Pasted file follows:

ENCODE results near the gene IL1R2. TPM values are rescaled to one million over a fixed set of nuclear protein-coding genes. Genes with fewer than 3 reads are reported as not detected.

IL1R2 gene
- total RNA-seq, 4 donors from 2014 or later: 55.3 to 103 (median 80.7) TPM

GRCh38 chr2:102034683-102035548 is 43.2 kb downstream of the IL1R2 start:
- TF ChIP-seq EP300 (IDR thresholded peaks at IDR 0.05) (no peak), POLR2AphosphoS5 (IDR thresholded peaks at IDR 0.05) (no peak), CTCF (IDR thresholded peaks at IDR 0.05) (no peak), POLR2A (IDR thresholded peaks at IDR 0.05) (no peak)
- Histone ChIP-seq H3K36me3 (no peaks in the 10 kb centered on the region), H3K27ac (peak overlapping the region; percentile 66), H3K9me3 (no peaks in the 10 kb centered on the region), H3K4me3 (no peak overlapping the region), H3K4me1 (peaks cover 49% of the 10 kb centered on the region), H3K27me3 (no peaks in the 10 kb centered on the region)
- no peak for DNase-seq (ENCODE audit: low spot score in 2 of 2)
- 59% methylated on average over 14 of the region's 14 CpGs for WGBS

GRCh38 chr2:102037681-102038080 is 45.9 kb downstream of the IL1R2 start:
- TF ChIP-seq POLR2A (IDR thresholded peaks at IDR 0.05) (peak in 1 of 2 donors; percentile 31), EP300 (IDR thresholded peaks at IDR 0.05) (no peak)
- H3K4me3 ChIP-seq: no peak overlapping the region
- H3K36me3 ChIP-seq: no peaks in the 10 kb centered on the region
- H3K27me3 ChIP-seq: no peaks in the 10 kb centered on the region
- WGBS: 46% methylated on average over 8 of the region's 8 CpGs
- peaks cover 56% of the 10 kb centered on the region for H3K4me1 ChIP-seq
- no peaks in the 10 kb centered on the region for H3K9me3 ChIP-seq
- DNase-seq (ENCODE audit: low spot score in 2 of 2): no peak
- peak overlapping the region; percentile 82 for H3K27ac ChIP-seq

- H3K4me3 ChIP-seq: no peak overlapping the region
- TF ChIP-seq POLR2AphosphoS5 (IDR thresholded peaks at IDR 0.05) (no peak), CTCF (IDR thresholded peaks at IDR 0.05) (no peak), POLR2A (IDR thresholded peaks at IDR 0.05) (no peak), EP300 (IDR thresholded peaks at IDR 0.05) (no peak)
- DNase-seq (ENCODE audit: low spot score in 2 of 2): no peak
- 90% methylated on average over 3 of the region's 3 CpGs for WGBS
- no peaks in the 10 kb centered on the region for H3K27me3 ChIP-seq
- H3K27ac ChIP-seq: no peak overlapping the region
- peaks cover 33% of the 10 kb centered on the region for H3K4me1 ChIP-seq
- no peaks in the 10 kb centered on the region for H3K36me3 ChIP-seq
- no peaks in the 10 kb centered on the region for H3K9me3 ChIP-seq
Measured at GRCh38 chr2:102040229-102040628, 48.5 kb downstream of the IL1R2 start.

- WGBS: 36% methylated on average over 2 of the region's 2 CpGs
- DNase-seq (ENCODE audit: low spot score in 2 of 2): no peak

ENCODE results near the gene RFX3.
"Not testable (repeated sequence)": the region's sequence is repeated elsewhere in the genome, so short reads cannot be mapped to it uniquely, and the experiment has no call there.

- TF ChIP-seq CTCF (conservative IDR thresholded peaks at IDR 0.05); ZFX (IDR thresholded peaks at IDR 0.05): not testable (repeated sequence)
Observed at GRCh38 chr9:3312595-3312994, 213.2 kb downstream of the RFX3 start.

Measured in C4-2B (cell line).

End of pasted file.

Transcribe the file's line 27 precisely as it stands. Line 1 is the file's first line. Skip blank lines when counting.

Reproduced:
- no peaks in the 10 kb centered on the region for H3K9me3 ChIP-seq